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FDA approves generic monensin

DarcyMaulsby/iStock/Thinkstock Cattle in feedlot
Agency reminds users of toxicity for horses.

The U.S. Food & Drug Administration announced July 8 that it has approved the first generic monensin (Monovet 90) for use in cattle and goats for certain indications.

FDA emphasized that while monensin is safe for cattle and goats when fed as directed, it is toxic and potentially lethal to horses at these levels, and overdoses in cattle, goats and other animals have occurred.

FDA said it is also reminding medicated feed mills that they must follow current good manufacturing practices (CGMPs) in 21 C.F.R. Part 225 to help prevent carryover of medicated articles into non-medicated feed. Some firms also are subject to the Food Safety Modernization Act’s Preventative Controls for Animal Food regulation, which requires them to identify likely hazards and develop written plans to control for those hazards.

FDA said Guidance for Industry #235: Current Good Manufacturing Practice Requirements for Food for Animals and Guidance for Industry #72: GMPs for Medicated Feed Manufacturers Not Required to Register & Be Licensed with FDA are two guidance documents that provide further explanation and examples of how to meet FDA’s requirements for the safe manufacture of animal food.

Horses exposed to monensin may show a range of symptoms, including weakness, unsteady gait, the inability to get up, diarrhea, abdominal pain, excessive urination, heart failure or death, the agency said. Acute toxicity may progress rapidly enough that the horse doesn’t exhibit many symptoms prior to death. Monensin toxicity is rarely treatable, and the majority of horses die or are euthanized to avoid pain and suffering. Horses that survive monensin toxicity may suffer permanent damage to the heart or muscles and are unlikely to fully recover.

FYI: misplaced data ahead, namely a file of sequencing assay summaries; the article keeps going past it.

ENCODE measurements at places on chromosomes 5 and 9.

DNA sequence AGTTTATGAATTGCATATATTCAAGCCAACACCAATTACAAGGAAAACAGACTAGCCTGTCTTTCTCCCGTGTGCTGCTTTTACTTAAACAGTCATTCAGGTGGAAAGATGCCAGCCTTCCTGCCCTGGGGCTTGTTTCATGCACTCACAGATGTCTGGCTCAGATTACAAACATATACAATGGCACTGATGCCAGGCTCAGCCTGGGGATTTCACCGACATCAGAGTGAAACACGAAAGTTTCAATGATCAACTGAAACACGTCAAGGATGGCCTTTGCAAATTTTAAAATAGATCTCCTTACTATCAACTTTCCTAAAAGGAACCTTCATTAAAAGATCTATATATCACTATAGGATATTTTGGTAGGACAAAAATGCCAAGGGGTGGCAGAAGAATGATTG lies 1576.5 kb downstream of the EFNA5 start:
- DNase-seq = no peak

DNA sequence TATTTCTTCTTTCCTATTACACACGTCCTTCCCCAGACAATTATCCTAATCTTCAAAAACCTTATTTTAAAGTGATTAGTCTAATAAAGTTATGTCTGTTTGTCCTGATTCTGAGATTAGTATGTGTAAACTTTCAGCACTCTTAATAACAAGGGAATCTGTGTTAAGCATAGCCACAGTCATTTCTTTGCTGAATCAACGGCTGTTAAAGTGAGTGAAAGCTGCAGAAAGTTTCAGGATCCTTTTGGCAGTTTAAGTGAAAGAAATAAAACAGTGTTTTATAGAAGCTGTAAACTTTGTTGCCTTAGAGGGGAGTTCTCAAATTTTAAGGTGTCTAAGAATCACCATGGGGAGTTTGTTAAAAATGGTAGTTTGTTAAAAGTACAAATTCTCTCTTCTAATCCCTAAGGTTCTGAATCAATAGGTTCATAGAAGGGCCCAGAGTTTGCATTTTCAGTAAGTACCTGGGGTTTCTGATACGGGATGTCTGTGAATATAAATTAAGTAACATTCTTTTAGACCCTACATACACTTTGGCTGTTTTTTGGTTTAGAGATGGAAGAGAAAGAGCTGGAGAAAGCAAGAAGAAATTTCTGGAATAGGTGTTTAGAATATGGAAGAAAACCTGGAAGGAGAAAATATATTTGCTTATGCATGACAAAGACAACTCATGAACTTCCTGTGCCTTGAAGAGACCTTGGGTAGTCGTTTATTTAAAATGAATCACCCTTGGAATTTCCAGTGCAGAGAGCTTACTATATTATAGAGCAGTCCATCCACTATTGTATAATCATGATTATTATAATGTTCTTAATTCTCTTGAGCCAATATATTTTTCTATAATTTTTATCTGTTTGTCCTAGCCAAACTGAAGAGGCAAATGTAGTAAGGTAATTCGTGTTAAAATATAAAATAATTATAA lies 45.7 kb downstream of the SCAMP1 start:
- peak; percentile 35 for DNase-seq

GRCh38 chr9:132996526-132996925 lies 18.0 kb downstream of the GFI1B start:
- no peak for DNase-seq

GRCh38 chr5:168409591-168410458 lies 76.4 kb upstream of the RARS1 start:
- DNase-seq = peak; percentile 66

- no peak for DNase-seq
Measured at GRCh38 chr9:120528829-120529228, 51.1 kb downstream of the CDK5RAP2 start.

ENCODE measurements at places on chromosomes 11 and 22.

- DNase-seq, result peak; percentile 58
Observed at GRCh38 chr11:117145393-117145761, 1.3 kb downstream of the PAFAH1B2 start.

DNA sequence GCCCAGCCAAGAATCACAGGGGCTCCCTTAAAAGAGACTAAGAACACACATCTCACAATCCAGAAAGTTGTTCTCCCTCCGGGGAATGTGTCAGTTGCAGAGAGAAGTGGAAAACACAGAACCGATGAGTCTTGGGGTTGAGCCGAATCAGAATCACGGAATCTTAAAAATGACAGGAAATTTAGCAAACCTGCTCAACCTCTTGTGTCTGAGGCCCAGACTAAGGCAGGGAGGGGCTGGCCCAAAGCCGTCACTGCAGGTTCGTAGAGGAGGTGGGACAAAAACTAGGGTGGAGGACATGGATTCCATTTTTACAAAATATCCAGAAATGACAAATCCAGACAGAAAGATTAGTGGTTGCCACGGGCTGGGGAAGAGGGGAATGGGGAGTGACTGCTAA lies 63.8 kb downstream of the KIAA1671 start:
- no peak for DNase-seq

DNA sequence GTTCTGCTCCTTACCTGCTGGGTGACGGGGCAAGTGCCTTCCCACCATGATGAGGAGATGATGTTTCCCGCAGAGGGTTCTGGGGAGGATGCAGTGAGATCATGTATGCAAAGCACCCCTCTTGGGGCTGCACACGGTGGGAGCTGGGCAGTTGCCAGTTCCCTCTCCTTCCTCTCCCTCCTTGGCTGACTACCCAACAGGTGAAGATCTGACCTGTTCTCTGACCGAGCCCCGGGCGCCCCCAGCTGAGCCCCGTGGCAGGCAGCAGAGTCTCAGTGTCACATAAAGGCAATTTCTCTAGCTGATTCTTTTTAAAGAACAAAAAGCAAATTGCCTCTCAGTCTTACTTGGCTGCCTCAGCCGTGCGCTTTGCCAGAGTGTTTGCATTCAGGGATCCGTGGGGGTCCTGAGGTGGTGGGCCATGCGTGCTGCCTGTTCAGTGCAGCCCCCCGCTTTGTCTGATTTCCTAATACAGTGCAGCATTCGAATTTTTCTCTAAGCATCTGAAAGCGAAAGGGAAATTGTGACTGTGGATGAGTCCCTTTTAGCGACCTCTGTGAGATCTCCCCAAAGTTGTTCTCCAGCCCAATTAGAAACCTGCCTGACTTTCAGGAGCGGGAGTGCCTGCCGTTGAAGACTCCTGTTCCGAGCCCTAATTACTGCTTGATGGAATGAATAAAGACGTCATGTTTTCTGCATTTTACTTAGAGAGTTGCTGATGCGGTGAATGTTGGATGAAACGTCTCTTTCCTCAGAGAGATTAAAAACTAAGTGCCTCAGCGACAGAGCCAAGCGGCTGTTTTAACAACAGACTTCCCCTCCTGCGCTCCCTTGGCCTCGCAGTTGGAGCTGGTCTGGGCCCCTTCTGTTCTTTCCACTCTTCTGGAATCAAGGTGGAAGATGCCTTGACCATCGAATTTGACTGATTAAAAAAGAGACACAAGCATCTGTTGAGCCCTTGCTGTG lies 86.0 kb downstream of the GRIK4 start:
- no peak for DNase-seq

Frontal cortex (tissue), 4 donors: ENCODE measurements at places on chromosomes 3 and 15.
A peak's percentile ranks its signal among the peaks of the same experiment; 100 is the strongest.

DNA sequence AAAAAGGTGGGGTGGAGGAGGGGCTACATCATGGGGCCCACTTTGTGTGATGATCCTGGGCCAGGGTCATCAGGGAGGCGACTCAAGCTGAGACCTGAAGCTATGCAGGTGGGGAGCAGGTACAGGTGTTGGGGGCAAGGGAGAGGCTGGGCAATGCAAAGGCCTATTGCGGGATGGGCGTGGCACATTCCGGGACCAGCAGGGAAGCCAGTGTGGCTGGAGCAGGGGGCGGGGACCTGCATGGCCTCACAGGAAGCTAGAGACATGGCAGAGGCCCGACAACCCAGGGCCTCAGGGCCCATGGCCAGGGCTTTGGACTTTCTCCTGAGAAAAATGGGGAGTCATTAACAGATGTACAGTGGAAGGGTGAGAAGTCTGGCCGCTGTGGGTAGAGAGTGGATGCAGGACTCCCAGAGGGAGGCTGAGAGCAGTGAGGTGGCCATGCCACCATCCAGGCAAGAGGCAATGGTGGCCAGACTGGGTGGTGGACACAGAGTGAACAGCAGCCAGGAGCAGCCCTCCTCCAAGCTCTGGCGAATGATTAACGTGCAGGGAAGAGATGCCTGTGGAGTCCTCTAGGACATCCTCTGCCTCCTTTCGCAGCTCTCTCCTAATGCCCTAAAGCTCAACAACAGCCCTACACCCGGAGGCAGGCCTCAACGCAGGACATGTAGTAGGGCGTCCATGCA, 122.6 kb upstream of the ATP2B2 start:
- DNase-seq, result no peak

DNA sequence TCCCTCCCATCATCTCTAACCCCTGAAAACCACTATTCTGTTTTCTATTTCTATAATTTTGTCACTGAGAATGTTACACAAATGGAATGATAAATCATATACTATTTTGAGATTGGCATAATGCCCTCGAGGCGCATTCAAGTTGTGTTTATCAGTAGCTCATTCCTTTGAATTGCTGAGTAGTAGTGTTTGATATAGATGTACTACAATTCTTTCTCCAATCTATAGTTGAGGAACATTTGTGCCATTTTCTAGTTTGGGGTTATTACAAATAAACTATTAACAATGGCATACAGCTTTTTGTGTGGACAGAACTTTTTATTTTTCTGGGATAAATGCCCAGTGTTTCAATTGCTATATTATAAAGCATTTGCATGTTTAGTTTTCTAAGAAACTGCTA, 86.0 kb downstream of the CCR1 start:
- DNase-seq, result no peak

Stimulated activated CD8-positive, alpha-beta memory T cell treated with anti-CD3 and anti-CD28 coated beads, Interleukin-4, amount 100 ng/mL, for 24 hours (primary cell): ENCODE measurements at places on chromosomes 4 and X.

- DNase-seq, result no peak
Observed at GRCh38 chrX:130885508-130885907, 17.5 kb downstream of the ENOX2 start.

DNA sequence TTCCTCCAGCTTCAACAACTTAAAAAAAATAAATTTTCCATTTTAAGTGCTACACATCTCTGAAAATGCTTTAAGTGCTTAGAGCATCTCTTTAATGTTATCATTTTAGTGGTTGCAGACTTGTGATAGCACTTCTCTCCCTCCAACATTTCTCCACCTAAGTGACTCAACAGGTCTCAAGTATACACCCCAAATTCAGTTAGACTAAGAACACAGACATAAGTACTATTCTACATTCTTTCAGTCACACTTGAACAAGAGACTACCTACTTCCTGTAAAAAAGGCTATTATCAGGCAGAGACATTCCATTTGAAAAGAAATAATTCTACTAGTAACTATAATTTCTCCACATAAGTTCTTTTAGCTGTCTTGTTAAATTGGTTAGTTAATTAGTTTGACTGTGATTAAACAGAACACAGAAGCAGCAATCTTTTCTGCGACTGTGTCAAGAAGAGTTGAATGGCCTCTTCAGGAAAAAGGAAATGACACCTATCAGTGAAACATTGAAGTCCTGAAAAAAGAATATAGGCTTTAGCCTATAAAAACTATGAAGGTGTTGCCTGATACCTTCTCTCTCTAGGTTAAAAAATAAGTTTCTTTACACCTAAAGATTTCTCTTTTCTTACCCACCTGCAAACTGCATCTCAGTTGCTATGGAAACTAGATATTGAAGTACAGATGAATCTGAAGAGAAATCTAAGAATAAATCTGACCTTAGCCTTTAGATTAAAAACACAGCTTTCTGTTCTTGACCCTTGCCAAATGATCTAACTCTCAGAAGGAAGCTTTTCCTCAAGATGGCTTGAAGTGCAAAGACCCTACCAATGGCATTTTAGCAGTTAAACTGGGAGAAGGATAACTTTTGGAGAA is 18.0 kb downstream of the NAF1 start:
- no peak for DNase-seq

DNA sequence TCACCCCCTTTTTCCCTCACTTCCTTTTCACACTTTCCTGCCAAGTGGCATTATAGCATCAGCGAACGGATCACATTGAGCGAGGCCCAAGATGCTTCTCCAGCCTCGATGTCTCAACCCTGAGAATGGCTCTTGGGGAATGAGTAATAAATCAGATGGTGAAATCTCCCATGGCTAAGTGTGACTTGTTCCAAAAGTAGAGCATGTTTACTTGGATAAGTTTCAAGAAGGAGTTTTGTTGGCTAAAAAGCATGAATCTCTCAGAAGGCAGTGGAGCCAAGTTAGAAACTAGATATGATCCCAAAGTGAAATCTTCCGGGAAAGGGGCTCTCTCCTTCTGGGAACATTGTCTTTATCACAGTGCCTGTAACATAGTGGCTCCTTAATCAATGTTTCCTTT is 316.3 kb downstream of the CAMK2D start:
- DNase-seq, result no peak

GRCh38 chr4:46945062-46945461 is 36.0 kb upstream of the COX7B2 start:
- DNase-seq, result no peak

FDA said the generic Monovet 90 is approved for use in:

* Cattle fed in confinement for slaughter for: (1) improved feed efficiency and (2) the prevention and control of coccidiosis due to the parasites Eimeria bovis and Eimeria zuernii;

* Dairy cows for increased milk production efficiency;

* Growing cattle on pasture or in dry lots for increased rate of weight gain and for the prevention and control of coccidiosis;

* Mature reproducing beef cows for improved feed efficiency when receiving supplemental feed and for the prevention and control of coccidiosis;

* Calves (excluding veal calves) for the prevention and control of coccidiosis, and

* Goats maintained in confinement for the prevention of coccidiosis caused by the parasites Eimeria crandallis, Eimeria christenseni and Eimeria ninakohlyakimovae.

FDA said Monovet 90 is safe for cows and goats when administered in feed, the meat and milk from cows and goats treated with Monovet 90 are safe for people to consume, the product does not pose any significant impacts to the environment and any risks associated with administering the product can be mitigated by taking appropriate safety precautions, such as wearing protective clothing, impervious gloves and a dust mask.

Monensin is an ionophore, which is an antimicrobial not used in humans and, therefore, does not raise antimicrobial resistance concerns, the agency said.

Monovet 90 is a Type A medicated article and will be available over the counter in 25 kg bags, FDA said, noting that it is approved for use in the manufacture of Type B and Type C medicated feeds. Monovet 90 is manufactured by Huvepharma EOOD.

More information is available in the Freedom of Information Summary for Monovet 90.

Source: Food & Drug Administration, which is solely responsible for the information provided and is wholly owned by the source. Informa Business Media and all its subsidiaries are not responsible for any of the content contained in this information asset.
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